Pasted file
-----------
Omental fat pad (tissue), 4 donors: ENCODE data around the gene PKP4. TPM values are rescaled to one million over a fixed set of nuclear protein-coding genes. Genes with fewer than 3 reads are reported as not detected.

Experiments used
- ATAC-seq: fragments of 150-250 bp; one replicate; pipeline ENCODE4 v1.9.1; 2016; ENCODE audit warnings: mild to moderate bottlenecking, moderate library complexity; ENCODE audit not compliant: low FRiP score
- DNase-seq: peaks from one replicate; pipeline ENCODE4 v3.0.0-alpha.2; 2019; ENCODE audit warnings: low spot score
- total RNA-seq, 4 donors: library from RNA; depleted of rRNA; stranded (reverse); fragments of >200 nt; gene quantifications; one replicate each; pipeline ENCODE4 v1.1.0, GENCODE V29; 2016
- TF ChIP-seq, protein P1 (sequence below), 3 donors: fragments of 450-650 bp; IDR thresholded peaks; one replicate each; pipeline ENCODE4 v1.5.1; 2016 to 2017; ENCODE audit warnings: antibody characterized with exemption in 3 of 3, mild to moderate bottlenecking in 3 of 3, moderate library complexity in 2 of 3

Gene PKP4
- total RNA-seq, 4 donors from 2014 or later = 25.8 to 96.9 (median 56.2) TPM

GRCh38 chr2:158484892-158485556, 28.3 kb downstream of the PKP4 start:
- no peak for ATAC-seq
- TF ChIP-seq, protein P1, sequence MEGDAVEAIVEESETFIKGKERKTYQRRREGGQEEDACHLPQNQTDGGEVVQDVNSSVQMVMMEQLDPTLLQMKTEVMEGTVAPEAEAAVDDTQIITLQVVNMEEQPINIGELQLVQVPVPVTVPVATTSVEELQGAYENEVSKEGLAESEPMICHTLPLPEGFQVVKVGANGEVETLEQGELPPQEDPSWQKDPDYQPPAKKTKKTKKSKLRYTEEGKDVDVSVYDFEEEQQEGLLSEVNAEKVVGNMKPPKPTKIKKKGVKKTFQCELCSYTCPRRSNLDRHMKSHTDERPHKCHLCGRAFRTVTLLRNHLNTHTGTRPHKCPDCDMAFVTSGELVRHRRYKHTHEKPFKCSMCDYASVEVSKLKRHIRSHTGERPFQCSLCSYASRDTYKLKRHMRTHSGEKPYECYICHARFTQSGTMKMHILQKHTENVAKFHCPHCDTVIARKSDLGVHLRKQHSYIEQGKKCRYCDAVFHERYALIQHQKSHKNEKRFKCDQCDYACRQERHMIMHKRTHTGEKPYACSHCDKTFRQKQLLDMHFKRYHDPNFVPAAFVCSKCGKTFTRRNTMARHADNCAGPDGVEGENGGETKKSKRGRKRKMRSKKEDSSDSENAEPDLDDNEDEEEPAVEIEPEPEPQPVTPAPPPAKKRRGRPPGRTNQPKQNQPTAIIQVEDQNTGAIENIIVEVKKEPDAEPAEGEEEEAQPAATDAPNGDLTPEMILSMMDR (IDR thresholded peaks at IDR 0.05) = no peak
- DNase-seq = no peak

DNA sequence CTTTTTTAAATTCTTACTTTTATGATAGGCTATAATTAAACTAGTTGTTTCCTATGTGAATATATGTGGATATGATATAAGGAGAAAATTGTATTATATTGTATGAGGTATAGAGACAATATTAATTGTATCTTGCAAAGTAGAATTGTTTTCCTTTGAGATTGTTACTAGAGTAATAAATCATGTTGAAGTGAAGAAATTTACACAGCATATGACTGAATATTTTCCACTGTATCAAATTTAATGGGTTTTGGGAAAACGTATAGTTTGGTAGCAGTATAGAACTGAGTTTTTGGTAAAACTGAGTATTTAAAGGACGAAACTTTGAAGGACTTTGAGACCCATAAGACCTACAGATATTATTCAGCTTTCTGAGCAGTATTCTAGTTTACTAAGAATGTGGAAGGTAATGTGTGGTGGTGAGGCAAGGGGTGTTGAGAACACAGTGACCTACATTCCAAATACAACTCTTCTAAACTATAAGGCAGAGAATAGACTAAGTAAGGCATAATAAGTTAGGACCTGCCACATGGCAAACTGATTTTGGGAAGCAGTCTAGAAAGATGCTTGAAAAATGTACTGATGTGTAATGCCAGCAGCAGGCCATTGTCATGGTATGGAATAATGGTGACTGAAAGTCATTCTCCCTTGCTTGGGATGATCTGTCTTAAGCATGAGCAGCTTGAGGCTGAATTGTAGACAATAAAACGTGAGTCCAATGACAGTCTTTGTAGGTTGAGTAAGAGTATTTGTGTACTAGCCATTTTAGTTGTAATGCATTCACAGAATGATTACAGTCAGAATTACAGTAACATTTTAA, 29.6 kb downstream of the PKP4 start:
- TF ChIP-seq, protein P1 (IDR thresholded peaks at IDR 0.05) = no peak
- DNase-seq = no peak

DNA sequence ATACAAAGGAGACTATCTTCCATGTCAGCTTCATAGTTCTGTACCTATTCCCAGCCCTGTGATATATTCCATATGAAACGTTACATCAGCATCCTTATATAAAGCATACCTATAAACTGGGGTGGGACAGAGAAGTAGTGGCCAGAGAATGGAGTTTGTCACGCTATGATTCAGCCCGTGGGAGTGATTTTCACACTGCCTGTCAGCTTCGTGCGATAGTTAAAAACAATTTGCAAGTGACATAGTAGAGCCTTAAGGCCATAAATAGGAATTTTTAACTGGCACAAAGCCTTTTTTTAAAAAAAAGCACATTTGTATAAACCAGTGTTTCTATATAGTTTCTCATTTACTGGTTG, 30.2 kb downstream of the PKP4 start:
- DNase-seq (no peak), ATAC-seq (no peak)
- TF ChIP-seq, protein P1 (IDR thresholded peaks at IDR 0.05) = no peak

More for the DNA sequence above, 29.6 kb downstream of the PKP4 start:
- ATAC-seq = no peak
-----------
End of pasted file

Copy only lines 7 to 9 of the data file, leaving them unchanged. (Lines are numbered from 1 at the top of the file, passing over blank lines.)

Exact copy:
Gene PKP4
- total RNA-seq, 4 donors from 2014 or later = 25.8 to 96.9 (median 56.2) TPM

GRCh38 chr2:158484892-158485556, 28.3 kb downstream of the PKP4 start: